So, how I created this blog? Let’s go through the development process of its creation. This is yet another blog post about the creation of a website using Github Pages and Jekyll. But you know, I have to do it.
This will be the first official post of my blog. So, the topic from which I want to start is the development of this website. This is a blog post about this blog (are you serious!? ). This blog has been built using Github Pages. What exactly are they? Let’s see the definition taken from the github documentation:
GitHub Pages is designed to host your personal, organization, or project pages directly from a GitHub repository. To learn more about the different types of GitHub Pages sites, see “User, organization, and project pages.” You can create and publish GitHub Pages online using the Jekyll Theme Chooser. If you prefer to work locally, you can use GitHub Desktop or the command line. GitHub Pages is a static site hosting service and doesn’t support server-side code such as, PHP, Ruby, or Python.
Github Pages supports Jekyll. Also in this case let’s see the definition from the documentation:
Jekyll is a simple, blog-aware, static site generator perfect for personal, project, or organization sites.
This seems the perfect combination for a personal site + blog!!! Let’s see what I used to develop this blog:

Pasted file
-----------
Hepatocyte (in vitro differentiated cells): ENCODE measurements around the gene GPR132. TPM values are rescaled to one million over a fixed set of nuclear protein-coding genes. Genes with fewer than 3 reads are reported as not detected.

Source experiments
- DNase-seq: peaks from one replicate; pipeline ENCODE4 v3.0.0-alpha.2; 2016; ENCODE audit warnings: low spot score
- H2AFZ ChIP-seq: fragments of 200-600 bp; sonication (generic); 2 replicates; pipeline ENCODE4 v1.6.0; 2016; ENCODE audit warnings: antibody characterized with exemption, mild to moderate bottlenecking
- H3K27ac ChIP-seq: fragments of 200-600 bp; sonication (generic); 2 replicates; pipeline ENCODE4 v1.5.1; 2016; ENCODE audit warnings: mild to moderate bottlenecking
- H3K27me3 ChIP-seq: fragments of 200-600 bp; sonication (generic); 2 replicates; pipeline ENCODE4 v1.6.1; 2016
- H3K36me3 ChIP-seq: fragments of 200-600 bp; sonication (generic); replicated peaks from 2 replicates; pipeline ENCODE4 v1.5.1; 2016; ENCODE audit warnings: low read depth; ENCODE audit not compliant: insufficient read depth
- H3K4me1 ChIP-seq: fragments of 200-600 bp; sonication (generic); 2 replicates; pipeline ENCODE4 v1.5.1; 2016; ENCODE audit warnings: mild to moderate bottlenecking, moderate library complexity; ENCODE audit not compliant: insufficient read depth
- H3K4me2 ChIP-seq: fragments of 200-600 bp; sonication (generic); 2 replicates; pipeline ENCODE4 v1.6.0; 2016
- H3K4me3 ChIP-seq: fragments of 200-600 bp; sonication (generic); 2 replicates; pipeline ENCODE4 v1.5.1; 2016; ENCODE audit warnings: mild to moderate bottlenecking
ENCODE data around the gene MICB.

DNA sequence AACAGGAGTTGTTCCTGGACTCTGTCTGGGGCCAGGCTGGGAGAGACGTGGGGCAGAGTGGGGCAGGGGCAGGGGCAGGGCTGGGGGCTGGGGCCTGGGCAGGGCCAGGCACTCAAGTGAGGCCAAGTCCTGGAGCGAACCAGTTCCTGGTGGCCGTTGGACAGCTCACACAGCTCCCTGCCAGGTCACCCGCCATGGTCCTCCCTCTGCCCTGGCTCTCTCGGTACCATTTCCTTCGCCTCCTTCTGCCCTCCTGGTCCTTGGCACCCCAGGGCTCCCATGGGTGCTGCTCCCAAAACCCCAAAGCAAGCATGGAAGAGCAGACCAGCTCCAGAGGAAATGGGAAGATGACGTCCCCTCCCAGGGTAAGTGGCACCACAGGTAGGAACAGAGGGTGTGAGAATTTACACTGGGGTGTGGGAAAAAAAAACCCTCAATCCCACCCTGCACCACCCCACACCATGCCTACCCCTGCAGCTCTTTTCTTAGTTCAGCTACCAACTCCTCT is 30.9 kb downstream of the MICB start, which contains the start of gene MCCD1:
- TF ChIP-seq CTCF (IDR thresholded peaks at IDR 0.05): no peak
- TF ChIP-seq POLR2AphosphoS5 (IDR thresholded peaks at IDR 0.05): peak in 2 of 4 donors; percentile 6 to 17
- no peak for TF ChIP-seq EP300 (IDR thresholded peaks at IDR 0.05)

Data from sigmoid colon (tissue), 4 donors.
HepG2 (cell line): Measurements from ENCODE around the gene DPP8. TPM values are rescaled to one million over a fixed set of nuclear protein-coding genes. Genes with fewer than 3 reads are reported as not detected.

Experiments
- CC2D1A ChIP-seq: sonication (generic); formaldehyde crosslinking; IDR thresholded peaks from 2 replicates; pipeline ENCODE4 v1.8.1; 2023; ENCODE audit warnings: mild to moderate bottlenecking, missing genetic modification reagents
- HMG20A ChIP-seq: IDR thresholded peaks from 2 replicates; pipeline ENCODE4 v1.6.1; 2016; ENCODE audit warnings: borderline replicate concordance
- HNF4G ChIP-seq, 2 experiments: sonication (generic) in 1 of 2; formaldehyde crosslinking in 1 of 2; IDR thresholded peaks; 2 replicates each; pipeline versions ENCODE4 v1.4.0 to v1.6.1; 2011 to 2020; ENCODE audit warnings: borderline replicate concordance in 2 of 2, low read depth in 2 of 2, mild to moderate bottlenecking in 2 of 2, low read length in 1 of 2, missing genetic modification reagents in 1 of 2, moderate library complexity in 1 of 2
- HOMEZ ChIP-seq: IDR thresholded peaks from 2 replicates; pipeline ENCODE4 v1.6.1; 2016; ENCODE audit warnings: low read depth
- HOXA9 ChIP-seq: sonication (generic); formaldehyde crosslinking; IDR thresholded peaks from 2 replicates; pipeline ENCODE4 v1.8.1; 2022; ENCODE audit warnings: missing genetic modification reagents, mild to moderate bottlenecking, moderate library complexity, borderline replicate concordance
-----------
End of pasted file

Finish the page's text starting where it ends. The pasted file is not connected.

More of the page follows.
I also used threejs for the background scene on my homepage. I will talk about it in a different post. First of all I installed node. Then I created the Jekyll basic directory structure. Then I run the command:
$ npm init
to create the package.json (the file that will contain the metadata of my project, including its dependencies).
Then I installed Gulp:
$ npm install --save-dev gulp
I decided to use the following gulp libraries to improve my work (using the same command used for Gulp to install them):
Below you can find the complete gulpfile:
As you can see I have two gulp task. I use the first from my local environment during development. The second one is used by by travis to make a test build on each commit. All the assets created are saved in the assets folder. Jekyll copies each folder that is not prefix with and underscore. I also installed some gems to improve and automatize some function of my site:
Each of this gem has its own configuration values in the _config.yml or in the front matter using the YAML format.
With this setup it was easy to develop: I just needed to execute the command
and live rendered in the browser (thank you browser-sync ).
After the implementation made also some infrastructure setup to customize my github pages website. In particular I added two things:
In this way the pages load faster than light .
That’s it. My website + blog is up and running!!
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